The musical “Pump Boys and the Dinettes” was recently performed at Fauquier High School. On closing night, Tuesday, Feb. 26, the production was top-notch. During the poignant song “Mamaw,” there wasn’t a dry eye in the house.
Unfortunately, “the house” comprised only about 40 people. It’s possible the Tuesday night performance – necessitated by snow days – affected the crowd’s size. But we were told attendance at the other four performances was about the same.
That’s a shame.
Not only is it disappointing for the actors and actresses, who worked for months to put together a great show, it’s a missed opportunity for all those who didn’t see “Pump Boys.” They missed a delightful night of musical theater.
Fortunately, there are always lots of opportunities to catch live performances locally.
Looking to see the musical “Mama Mia” for a song? Charles Colgan Sr. High School Center for the Performing Arts in Manassas will perform the show on Friday and Saturday, March 29 and 30.
Sure, you can find the movie on Netflix, but it’s not the same. After all, even the best photograph of the Rocky Mountains pales in comparison to the real thing. It’s the same with live theater, music or dance. Being there is better.
Also, our collective support of the fine and performing arts – even on the local level – is critical to the existence of such opportunities for our fellow residents, especially our children and teens.
Public school theater programs rely on ticket sales to keep their students onstage from year to year. From royalty fees to costs for sets and costumes, putting on a live show is an expensive proposition. School and community programs do most of it on shoestring budgets, so the $10 or $15 you may pay for a ticket goes a long way.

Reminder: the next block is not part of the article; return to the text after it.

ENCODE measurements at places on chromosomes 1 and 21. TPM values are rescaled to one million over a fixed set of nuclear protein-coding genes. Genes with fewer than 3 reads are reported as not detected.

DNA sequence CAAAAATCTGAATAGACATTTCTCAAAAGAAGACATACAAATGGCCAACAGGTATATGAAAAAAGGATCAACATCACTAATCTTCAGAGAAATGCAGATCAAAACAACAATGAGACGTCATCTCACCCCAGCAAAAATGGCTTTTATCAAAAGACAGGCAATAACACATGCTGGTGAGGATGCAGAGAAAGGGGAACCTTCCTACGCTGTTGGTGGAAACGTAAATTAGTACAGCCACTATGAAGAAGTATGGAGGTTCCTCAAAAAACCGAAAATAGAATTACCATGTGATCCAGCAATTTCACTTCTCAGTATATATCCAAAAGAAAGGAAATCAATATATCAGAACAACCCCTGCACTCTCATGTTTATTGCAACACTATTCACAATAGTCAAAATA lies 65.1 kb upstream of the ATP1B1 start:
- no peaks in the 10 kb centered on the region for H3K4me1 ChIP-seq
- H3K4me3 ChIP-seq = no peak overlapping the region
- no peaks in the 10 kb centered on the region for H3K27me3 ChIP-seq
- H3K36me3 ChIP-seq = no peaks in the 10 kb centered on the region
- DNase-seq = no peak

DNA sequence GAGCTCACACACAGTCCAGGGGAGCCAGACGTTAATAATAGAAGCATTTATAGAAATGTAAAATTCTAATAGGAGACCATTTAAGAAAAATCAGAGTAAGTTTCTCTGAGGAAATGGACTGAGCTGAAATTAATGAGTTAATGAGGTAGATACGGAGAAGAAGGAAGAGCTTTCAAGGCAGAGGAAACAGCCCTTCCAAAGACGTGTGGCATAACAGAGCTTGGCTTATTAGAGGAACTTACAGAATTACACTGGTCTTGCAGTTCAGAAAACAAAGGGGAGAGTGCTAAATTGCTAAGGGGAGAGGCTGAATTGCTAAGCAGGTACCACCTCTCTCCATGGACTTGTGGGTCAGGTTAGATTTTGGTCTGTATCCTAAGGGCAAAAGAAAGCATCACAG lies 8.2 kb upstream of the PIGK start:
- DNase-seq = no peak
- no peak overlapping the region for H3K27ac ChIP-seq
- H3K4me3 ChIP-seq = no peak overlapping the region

It also buys a lot of entertainment. Fortunately, there have never been more opportunities to enjoy the performing arts in Prince William, either as a participant or as an audience member. The schools are a great place to start. Most of the county’s 12 high schools and several of the 18 middle schools have theater programs. Many are preparing to debut their spring musicals in the coming weeks.
Brentsville High School will present “Seussical the Musical” on Friday, March 22 and Saturday, March 23, as well as Friday, March 29 and Saturday March 30.
Ronald Reagan Middle School will tackle the challenging “42nd Street” from Thursday, April 4 through Saturday, April 6; and the students at Gainesville Middle will perform “Chitty, Chitty Bang, Bang” on Thursday, April 25; Friday, April 26; and Saturday, April 27.
The Pied Piper Theatre in Manassas is also geared to develop young actors and actresses, ages 8 to 18. The group is a part of the Manassas Center for the Arts at the Candy Factory on Battle Street. A performance of “Annie” is scheduled for May.
Community theater for adults also excels in Prince William County. The Prince William Little Theatre presents “Anne of Green Gables” through this weekend and will host auditions for “Annie” in April.
Rooftop Productions, also a part of the Manassas Center for the Arts at the Candy Factory, offers three productions each year in the Kellar Family Theater, located on the building's third floor. “Godspell” opens there Friday, April 5.
If music is your first love, live performances provide what Alexa cannot – the passion of musicians combined with the energy of the audience. Jiffy Lube Live in Bristow and Farm Brew Live in Manassas are obvious choices, but sometimes, smaller is better.
Wineries, taprooms and breweries in Prince William and nearby advertise live country, rock ‘n’ roll and jazz bands.
High school bands, orchestra and choral groups also offer free concerts throughout the year. (To answer an often-asked question: No, you are not allowed to leave after your child is finished performing.)
We encourage you to support these local efforts to bring the arts to our community. You might even find the inspiration to step up to the mic yourself.
It’s like a trip to the Rocky Mountains, only with less altitude.